Upon arriving in Minneapolis for my first Service trip experience, I was overwhelmed with thoughts, emotions, and most of all – QUESTIONS. Who am I going to meet? What will our host site look like? And, I have to confess, how am I going to survive without my phone and makeup?! Throughout the week these questions were slowly answered, but what I did not initially realize was that the questions that truly mattered were the ones that could not be so easily solved. They were the ones that stemmed from the people I met, the conversations I had, and the amazing stories I heard.
One evening in particular brought these important questions to mind. Immigration was the focus of the evening, and I honestly did not think that immigration would be a part of our trip. However, it ended up being one of the most impactful topics I encountered during the service trip. On that evening, a few brave women opened their hearts to us and shared their immigration stories. These women immigrated to the US in hopes for better job opportunities and decent living conditions. As immigrants in the US they work hard, long days for low wages. In addition, their constant fear of being deported or caught keeps them from living in peace. One woman, for example, had to leave her son behind in Mexico and has not seen him in years – she told us all she wanted was to be able to see her son and hug him. Another woman and her husband put their faith in a lawyer who told them he would help them gain legal documentation, but he ended up stealing all of their savings and forced them to start all over again.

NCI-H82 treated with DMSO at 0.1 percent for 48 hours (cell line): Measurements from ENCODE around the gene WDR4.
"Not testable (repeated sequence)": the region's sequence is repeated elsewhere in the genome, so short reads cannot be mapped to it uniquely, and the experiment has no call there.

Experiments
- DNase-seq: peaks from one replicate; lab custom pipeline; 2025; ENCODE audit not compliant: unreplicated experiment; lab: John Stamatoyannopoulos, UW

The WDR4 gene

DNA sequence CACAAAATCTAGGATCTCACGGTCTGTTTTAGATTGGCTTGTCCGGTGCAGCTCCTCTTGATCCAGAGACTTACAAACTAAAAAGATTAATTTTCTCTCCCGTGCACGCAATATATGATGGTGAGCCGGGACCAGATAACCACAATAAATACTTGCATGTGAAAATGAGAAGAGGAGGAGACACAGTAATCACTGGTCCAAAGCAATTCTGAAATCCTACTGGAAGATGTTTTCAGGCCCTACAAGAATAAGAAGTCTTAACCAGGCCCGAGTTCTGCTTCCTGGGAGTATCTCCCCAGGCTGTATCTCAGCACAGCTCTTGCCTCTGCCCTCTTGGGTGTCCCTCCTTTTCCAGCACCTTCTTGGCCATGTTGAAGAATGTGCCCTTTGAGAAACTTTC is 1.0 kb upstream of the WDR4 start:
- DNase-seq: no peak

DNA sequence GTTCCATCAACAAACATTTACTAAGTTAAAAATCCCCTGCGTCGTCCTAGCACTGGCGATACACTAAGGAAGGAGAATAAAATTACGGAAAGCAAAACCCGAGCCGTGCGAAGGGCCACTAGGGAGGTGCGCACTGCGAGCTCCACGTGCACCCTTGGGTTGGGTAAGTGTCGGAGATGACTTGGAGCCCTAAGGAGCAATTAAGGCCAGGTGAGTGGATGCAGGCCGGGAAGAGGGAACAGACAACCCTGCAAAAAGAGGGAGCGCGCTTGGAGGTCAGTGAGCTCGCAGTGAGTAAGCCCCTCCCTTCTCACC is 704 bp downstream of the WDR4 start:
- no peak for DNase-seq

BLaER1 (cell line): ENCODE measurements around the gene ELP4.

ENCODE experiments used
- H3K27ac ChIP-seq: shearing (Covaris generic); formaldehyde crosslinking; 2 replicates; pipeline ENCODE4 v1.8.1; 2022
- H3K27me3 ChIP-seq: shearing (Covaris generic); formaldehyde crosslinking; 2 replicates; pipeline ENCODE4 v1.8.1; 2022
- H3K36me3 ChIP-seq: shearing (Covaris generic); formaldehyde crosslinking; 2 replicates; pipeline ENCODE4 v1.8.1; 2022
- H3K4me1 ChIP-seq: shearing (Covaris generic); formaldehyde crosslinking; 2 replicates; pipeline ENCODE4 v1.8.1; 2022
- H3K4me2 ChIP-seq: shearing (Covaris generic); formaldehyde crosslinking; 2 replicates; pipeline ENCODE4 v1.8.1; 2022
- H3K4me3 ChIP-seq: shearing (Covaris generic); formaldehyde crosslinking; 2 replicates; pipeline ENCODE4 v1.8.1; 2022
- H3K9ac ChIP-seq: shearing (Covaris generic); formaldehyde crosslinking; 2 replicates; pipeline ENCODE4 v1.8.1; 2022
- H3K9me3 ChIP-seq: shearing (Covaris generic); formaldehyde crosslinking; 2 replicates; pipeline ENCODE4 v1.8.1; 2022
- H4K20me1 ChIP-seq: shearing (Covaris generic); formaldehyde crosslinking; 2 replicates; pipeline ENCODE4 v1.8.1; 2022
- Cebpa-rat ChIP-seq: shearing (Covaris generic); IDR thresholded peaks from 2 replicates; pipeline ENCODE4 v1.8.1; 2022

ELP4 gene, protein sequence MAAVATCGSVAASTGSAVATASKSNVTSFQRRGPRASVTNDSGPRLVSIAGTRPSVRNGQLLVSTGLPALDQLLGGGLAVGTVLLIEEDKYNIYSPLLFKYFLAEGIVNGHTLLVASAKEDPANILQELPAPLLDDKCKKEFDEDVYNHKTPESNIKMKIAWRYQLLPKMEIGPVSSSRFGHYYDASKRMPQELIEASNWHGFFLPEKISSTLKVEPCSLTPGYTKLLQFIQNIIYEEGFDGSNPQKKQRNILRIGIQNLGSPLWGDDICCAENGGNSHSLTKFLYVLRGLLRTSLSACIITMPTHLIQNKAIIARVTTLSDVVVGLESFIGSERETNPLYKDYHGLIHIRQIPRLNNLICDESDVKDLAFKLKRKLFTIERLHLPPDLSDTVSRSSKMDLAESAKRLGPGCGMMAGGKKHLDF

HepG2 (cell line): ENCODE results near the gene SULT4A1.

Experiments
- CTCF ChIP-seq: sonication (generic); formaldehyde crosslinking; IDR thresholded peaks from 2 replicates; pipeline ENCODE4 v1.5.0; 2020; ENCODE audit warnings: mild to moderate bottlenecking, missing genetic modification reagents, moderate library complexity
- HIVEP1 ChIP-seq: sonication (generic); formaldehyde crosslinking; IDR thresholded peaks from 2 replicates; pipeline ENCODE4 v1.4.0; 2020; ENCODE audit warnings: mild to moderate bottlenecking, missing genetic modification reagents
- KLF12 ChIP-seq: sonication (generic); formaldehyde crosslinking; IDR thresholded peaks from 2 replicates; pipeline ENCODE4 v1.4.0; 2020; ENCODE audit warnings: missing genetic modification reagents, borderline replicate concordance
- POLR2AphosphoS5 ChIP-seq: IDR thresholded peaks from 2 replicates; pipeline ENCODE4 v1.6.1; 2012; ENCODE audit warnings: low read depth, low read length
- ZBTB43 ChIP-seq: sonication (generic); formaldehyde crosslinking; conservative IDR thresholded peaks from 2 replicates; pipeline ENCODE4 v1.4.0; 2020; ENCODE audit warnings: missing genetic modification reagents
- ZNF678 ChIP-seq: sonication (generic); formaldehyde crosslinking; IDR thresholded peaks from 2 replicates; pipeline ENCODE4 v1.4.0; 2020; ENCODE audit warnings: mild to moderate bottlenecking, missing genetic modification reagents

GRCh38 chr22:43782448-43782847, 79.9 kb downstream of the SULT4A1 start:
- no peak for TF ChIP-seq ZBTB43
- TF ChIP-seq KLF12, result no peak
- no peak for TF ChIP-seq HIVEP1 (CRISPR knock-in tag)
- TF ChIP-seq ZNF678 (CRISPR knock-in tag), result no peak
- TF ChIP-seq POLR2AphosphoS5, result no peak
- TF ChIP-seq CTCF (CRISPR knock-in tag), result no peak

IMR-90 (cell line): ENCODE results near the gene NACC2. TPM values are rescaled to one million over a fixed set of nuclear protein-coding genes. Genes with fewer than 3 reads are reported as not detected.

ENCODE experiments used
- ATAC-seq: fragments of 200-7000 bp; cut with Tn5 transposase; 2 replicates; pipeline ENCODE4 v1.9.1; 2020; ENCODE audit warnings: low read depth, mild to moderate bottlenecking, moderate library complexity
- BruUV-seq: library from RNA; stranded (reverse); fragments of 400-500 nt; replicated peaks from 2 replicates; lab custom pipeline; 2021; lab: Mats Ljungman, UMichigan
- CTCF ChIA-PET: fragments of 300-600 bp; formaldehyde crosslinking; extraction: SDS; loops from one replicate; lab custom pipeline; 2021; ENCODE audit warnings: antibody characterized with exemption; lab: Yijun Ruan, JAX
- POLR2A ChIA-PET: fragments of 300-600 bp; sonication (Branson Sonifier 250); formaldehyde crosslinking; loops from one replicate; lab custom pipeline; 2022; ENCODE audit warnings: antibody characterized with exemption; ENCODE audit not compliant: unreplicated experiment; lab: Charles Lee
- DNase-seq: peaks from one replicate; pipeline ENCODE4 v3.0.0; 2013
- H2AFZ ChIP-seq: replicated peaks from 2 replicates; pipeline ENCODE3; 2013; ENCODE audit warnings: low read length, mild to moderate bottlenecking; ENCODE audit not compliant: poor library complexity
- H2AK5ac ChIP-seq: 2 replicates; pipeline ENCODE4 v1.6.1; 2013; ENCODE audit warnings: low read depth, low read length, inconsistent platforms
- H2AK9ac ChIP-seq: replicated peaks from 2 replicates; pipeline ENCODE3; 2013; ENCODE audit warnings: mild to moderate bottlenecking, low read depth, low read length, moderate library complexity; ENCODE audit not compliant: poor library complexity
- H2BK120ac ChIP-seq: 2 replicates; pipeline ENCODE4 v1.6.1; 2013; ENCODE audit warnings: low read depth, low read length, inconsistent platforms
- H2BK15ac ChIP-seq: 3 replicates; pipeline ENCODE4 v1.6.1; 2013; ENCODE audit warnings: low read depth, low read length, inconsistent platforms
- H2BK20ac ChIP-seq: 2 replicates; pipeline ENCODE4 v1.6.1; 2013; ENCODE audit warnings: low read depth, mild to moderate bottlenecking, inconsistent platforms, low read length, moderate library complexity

As a result of these stories and the discussion afterward, my mind exploded with questions. Why are living conditions in Mexico the way they are? Why are immigration laws the way they are? What can I do to create justice for these women and for others who share similar stories? How can I take these stories from Minneapolis to Omaha, apply them to my own community, and make an impact on those around me? My service trip taught me three important things. First, the most important questions are the ones that are the hardest to answer. Second, asking tough questions like the ones above should come hand-in-hand with doing service. And finally, even though the questions may remain unanswered, it is important that I take them with me wherever I go. The questions above have traveled back to Omaha with me, and I know that they will motivate me to find answers and create justice for immigrants.
Class of 2015
Heider College of Business
SBSJT 2014 Trip Participant
The CCSJ blogs are meant to be a place for Creighton students, faculty, staff, alumni/ae, and friends to reflect on their experiences with programs sponsored by the office or related to its mission. The views expressed in these reflections, and all other blogs found on or linked to from this website, are those of the individual authors and are not necessarily those of Creighton University, the Creighton Center for Service and Justice (CCSJ), or any of the University’s affiliates. The University and the CCSJ are not responsible for the actions, content, accuracy, or opinions expressed in these blogs.